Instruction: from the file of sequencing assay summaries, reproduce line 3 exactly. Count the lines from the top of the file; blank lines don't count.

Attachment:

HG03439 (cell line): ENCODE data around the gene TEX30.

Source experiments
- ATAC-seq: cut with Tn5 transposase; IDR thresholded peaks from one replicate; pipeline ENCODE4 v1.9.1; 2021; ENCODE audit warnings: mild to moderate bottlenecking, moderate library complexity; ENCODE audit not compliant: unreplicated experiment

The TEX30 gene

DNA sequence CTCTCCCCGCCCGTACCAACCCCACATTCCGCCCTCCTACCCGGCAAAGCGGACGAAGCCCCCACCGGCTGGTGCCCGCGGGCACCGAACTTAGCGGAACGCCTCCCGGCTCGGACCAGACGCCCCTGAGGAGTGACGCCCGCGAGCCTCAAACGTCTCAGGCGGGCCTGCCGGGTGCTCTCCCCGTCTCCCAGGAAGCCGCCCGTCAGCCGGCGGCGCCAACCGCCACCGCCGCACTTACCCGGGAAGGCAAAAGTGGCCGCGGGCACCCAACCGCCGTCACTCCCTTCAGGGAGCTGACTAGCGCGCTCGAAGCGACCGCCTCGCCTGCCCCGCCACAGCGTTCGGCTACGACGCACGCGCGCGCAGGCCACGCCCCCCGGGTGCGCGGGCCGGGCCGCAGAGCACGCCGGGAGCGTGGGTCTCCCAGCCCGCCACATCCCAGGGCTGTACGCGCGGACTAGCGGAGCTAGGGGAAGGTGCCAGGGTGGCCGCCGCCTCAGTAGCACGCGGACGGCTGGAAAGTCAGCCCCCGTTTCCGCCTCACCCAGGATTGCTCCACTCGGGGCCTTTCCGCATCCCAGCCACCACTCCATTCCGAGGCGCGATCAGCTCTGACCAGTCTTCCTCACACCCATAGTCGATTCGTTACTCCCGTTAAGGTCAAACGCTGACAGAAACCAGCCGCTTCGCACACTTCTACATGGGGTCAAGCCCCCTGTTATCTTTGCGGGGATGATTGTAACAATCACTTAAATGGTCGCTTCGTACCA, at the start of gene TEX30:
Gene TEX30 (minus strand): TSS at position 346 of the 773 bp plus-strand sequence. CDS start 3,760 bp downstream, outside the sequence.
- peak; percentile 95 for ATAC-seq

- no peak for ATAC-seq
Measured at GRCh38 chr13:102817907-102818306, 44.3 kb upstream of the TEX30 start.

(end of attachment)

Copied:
- ATAC-seq: cut with Tn5 transposase; IDR thresholded peaks from one replicate; pipeline ENCODE4 v1.9.1; 2021; ENCODE audit warnings: mild to moderate bottlenecking, moderate library complexity; ENCODE audit not compliant: unreplicated experiment